Heritage Films


Saythu and Jaaga Media Center present their latest project – Whitefield Diaries. This is a series of six short films that are each about seven mins in duration.

Part of a larger idea titled "Neighbourhood Diaries", these short films aim at documenting personal histories as well as the neighbourhood’s tangible and intangible heritage and socio-cultural centres that make Whitefield special.

The current films are an outcome of Krupa’s project to document Whitefield’s intangible heritage. In turn this was a continuation of an earlier project to establish the significance of the settlement and its built heritage.

The oral history project followed on from the earlier work, based on the growing awareness that Whitefield’s uniqueness lay not just its planning and buildings but also its rich store of oral history.

Thus by funding Phase I (built heritage documentation) and Phase II (oral history documentation), INTACH UK chapter provided an opportunity to document and present the story of Whitefield.

Further, as legislation continues to be absent, recording intangible heritage is crucial to remembering a place and its people.

For more contact – info@saythu.com & archana@jaaga.in


Neighbourhood Diaries is a collaborative project conceived by Krupa Rajangam of Saythu (www.saythu.com) and Archana Prasad of Jaaga (www.jaaga.in).

Based in Bangalore, the two of them initially collaborated on an open-to-public initiative by Max Mueller Bhavan – the Bangalore City Project. During this project they realised the importance of neighbourhood histories.

Of involving the residents of a locality and engaging them in discovering secrets, truths and novelties that made their neighbourhood special.


The Whitefield Club, Saturday 10th Sep – 6pm to 7.30pm.


Introduction to the place and project – Krupa Rajangam

Screening of 4 short films of the Diaries

‘Whitefield Day’ – Sean Lawrence (announcement of exciting events planned by the residents)

Refreshment break

Screening of 2 remaining films

Panel Discussion – focusing on issues raised in the films and what the community can do towards the same.


Mr Asvathnarayan – a retired IAS officer, he is presently Convenor of the Karnataka Chapter of INTACH.

Michael Ludgrove – is Curator Collections, the Royal House of Mysore. Of Anglo-Indian origin, he is a descendant of D S White who was instrumental in establishing the settlement at Whitefield.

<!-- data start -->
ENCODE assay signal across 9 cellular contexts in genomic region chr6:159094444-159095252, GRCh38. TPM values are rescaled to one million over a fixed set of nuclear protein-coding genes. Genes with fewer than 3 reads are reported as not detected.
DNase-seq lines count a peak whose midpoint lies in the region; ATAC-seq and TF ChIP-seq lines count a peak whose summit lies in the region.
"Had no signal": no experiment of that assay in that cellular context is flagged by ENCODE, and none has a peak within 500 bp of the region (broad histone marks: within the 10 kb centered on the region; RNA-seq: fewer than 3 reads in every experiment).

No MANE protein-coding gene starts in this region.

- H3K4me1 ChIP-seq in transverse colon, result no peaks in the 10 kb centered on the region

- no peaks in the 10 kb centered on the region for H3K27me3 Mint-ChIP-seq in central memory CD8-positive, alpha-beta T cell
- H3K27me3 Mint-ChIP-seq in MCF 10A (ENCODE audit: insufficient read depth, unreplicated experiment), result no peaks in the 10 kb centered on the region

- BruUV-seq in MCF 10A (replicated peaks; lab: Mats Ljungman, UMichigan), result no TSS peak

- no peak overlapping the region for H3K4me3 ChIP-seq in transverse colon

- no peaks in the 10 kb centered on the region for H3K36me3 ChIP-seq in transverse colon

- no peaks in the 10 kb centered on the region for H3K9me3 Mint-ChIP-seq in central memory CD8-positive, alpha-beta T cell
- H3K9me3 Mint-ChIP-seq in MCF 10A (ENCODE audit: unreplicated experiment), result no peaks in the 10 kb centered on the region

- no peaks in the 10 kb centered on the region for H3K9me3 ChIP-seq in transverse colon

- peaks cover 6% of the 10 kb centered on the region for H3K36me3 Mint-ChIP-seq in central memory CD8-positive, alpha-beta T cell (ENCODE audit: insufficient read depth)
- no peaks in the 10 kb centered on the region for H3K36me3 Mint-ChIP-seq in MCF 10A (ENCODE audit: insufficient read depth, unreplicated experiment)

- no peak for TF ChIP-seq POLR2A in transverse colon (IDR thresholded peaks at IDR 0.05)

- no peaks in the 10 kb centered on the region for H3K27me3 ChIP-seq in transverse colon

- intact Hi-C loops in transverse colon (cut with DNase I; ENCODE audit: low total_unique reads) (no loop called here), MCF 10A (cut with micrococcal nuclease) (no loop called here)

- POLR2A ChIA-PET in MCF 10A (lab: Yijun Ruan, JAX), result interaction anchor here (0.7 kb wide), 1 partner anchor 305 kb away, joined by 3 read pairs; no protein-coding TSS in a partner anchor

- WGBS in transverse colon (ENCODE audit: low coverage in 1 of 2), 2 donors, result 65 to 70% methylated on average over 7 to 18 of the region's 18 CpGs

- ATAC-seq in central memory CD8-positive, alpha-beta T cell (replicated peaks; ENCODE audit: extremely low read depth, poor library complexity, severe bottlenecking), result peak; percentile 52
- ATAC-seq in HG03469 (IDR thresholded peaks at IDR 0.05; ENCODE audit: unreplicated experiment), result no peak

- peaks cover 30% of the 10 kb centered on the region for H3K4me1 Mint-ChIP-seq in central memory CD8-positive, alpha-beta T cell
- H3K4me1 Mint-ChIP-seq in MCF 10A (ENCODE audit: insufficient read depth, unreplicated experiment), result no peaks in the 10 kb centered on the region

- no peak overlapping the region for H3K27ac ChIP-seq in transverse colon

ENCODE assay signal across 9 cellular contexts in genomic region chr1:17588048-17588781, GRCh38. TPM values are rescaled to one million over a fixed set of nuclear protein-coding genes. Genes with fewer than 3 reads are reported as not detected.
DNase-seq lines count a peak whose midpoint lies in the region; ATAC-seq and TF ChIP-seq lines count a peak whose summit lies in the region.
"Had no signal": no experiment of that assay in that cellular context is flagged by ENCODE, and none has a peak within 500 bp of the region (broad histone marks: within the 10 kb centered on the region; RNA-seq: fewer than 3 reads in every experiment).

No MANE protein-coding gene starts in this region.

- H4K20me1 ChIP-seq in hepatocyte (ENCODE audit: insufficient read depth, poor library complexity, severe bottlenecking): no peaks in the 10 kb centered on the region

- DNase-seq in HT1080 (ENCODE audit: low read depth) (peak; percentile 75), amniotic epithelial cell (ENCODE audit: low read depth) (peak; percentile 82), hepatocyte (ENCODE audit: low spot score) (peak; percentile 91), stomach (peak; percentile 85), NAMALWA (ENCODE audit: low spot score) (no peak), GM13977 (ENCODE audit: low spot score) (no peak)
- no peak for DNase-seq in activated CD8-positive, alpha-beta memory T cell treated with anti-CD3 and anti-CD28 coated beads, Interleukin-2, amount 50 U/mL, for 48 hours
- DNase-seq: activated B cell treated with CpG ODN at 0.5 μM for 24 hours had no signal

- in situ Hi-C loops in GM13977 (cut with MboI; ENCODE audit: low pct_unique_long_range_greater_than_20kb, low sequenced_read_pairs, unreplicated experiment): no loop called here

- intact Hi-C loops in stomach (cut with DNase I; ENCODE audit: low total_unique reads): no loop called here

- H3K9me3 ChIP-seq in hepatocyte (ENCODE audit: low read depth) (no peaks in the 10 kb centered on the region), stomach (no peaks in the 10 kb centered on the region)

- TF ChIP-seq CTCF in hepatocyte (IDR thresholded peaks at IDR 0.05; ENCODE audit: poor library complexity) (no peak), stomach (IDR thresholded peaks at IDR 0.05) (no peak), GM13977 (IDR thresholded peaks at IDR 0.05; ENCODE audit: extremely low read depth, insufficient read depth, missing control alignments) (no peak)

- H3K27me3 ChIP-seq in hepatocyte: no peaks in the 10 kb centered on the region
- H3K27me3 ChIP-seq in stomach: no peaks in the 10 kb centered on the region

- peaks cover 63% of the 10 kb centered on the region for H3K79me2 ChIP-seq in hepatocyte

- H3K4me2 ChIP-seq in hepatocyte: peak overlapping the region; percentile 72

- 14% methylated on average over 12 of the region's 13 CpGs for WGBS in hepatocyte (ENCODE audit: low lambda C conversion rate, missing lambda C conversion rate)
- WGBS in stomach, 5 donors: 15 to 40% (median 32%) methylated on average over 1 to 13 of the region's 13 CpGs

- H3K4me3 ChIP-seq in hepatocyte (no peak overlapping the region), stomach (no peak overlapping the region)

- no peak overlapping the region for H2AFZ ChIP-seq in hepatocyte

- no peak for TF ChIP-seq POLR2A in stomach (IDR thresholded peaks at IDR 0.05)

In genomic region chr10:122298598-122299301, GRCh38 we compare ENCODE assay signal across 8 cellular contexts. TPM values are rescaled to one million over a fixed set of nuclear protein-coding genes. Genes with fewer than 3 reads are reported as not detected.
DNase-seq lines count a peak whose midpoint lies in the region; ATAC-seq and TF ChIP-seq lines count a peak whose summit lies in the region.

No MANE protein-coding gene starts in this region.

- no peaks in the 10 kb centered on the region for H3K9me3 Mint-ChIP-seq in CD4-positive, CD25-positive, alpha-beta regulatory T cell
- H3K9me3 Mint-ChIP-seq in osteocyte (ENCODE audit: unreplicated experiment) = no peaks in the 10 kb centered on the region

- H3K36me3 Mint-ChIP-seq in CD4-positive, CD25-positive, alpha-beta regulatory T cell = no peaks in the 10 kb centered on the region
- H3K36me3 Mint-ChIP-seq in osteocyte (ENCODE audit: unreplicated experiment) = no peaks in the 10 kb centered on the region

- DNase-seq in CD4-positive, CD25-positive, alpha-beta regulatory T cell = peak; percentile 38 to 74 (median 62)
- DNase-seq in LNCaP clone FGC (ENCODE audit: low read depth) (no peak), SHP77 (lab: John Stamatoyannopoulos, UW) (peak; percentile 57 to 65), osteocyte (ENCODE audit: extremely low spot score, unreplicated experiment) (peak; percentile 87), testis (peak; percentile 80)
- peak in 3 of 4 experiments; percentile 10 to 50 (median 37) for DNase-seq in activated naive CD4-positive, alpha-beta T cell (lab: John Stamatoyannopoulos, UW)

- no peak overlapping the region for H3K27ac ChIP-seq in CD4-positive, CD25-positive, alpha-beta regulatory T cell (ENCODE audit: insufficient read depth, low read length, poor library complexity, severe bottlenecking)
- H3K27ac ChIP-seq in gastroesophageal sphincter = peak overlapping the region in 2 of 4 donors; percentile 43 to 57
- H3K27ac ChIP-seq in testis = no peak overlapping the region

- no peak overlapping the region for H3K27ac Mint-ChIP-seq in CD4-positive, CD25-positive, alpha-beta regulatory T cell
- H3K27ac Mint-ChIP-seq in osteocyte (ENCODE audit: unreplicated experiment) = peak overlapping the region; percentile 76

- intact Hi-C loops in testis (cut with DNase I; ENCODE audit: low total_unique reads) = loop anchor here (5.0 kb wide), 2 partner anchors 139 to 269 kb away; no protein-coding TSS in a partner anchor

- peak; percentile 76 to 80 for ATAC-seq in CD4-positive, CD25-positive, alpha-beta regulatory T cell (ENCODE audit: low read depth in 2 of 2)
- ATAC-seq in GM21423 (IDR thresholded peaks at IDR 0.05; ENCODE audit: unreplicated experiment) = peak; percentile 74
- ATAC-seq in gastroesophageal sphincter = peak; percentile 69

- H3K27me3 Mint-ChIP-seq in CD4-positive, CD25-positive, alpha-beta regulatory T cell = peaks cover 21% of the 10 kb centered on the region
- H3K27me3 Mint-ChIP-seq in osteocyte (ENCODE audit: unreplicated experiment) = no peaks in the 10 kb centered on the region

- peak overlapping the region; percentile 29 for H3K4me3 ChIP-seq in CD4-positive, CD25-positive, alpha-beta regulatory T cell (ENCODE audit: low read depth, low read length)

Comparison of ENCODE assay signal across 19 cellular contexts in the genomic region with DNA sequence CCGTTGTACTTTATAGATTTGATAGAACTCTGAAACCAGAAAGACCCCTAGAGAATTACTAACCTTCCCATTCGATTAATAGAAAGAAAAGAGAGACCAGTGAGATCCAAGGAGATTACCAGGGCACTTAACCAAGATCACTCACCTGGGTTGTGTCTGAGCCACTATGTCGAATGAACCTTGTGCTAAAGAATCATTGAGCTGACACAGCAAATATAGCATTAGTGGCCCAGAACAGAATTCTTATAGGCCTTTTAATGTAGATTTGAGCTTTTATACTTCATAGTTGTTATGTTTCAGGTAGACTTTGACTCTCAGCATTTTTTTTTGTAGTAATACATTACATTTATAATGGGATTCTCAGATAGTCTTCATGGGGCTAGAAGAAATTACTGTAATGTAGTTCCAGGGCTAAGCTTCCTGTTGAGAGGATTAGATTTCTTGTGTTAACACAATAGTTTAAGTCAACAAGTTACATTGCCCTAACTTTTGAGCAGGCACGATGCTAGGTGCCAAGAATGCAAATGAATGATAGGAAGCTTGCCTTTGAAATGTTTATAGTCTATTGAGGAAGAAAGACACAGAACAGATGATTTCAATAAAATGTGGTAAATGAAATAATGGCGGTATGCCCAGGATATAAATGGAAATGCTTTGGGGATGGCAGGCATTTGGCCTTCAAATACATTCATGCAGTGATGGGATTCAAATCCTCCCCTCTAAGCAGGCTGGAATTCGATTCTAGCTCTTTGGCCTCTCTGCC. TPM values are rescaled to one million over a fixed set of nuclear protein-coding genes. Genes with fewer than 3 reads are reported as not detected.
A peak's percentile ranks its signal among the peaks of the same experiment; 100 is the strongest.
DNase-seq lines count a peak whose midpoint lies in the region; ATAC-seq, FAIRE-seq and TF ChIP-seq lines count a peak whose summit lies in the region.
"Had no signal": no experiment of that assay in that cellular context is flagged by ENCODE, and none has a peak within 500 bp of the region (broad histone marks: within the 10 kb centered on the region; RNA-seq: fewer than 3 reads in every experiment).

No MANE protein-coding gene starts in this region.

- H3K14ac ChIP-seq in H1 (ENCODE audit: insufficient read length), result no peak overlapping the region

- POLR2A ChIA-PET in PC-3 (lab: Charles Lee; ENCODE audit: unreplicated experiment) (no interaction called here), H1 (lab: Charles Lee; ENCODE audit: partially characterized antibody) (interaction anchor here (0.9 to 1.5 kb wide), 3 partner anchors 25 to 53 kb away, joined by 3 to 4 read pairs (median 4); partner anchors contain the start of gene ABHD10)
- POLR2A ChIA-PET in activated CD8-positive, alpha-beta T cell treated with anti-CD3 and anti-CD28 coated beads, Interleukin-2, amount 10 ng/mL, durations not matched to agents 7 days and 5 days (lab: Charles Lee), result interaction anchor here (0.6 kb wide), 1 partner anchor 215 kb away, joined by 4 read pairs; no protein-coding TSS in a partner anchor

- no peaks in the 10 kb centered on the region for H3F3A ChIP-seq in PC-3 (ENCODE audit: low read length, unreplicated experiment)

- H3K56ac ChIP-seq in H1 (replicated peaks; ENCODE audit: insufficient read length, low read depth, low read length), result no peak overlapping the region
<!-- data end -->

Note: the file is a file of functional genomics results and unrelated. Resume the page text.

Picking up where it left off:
Deepa Peck – long term resident of Whitefield, she is married into the Peck family – one of the original settlers of Whitefield. She is also Treasurer of the Whitefield Settlers’ & Residents’ Association, which was established way back in 1905.

Subramaniam Vincent – one of the newer residents of Whitefield, he is also uniquely positioned in his role as co-founder of Citizen Matters, a publication dedicated to city affairs, community and culture.

Clemence Barret – is a French artist and filmmaker. She has made many documentaries for French TV Channels like Canal + and Arte. She is actively collaborating with Jaaga Media Center directing short documentaries.

About Jaaga: (www.jaaga.in)

based in Bangalore, India, Jaaga seeks to nurture innovative endeavors by providing space, core infrastructure, and a diverse social environment. We explore new ways of using pallet rack shelving to create a social and collaborative place for a wide range of forward thinking people.

We offer co-working for creative minds, mentorship to small tech start-ups + Fellowships and Expert Collaborator opportunities to those interested in the intersection of art, activism and technology.

About Saythu: (www.saythu.com)

Is a heritage conservation cell based in Bangalore. It aims to reconnect people with heritage and actively initiates community awareness and outreach programmes besides undertaking conservation projects.

The films

Circle Without Circle – An introductory episode with different people’s take on Whitefield – what the name and place means to them. We see it as a preamble to the other films.

Church Tales – Maggie, long term resident of old Whitefield, reminisces about her personal link with Memorial Church – once the centre of village life. She narrates stories and anecdotes related to it and tells us of the imminent threat of demolition that looms over this important cultural hub.

The Past is a Foreign Country – J E Giddens, one of the oldest Anglo-Indian residents of Whitefield, talks to us about his take on the change and transformation of Whitefield. He is pragmatic, some one who prefers to live in the present rather than worry about what might have happened.

Time Capsule – Vivian D ‘Souza, another long term resident talks about Waverley – once the village Inn and now a lone bungalow in the midst of the onrush of newer developments. He shares his struggle to maintain the place and its character because for him man is defined by his past.

Those Were the Days – Christa Moss narrates her nostalgic poem on Whitefield. She and her husband Lionel, express their regret that the ‘good old days’ of Whitefield are gone.

The Whitefield Tea Party – Our contributors and key residents of the original settlement of Whitefield get together to discuss this series of films and the neighbourhood’s future, given the rapid urbanisation that it has seen and will continue to witness.


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